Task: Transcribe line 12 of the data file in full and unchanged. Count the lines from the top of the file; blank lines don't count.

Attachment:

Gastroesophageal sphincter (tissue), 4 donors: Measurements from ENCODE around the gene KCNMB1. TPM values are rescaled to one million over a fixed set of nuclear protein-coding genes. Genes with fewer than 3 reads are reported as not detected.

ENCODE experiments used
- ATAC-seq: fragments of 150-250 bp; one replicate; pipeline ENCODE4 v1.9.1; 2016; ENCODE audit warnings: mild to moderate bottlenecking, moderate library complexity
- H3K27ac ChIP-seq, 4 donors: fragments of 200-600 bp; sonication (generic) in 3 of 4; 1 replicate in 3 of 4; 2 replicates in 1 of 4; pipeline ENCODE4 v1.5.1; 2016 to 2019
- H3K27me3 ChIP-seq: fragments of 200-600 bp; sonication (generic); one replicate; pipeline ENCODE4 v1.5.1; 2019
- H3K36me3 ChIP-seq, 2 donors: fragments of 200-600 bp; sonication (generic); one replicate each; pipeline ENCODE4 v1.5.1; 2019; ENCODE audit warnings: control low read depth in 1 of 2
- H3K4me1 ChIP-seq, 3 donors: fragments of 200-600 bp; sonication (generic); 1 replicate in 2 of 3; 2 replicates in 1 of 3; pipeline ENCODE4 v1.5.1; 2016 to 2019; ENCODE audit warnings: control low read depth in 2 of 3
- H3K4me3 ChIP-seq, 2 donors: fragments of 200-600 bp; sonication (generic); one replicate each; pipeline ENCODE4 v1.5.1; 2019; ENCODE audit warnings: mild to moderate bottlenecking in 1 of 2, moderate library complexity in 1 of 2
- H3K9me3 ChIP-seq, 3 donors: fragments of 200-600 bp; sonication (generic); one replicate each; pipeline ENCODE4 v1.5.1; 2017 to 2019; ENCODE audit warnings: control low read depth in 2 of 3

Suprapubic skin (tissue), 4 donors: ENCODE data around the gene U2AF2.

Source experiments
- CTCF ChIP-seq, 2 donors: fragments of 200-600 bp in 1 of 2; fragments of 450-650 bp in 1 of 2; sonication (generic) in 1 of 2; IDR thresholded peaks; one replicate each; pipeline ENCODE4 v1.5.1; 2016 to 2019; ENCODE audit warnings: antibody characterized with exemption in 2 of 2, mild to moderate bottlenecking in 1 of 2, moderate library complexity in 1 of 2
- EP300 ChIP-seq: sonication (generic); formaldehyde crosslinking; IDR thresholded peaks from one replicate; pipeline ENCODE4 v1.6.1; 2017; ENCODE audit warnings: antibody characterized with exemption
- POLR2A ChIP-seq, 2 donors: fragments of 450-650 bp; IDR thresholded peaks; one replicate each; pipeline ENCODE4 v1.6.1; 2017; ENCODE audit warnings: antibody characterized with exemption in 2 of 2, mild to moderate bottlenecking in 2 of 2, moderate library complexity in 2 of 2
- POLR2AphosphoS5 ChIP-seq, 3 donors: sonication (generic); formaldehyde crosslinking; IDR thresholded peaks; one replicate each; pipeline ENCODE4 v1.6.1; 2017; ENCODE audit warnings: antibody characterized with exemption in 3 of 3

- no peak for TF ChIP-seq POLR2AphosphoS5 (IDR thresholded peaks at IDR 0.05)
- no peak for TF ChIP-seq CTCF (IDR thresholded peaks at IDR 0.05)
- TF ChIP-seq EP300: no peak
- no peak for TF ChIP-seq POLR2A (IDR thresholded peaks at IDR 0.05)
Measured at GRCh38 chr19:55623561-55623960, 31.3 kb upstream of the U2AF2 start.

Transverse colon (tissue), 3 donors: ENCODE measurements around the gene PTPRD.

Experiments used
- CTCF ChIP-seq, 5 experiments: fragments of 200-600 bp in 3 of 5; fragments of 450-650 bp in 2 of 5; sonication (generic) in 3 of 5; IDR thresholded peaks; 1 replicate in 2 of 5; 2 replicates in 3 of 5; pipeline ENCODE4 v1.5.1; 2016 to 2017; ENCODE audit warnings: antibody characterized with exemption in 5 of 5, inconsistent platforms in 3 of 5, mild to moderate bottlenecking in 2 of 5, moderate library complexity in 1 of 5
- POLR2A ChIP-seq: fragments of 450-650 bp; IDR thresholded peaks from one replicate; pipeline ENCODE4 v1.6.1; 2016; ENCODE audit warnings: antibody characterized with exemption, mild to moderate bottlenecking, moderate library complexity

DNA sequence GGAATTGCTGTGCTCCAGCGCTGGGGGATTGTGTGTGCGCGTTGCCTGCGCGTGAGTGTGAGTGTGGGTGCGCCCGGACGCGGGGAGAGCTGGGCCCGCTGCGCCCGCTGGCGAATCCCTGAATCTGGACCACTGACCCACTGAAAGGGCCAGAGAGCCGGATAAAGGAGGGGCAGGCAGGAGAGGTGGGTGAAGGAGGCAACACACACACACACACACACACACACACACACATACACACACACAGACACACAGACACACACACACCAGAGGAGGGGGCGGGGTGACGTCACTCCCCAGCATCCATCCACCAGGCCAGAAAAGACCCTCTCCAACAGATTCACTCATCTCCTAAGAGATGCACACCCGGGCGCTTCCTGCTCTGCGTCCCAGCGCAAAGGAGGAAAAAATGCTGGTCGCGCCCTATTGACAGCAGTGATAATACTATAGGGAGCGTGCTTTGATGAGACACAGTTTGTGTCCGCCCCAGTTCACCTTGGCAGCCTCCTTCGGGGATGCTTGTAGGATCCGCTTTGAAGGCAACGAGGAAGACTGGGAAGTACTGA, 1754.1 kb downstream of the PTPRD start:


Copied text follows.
- CTCF ChIP-seq, 2 donors: fragments of 200-600 bp in 1 of 2; fragments of 450-650 bp in 1 of 2; sonication (generic) in 1 of 2; IDR thresholded peaks; one replicate each; pipeline ENCODE4 v1.5.1; 2016 to 2019; ENCODE audit warnings: antibody characterized with exemption in 2 of 2, mild to moderate bottlenecking in 1 of 2, moderate library complexity in 1 of 2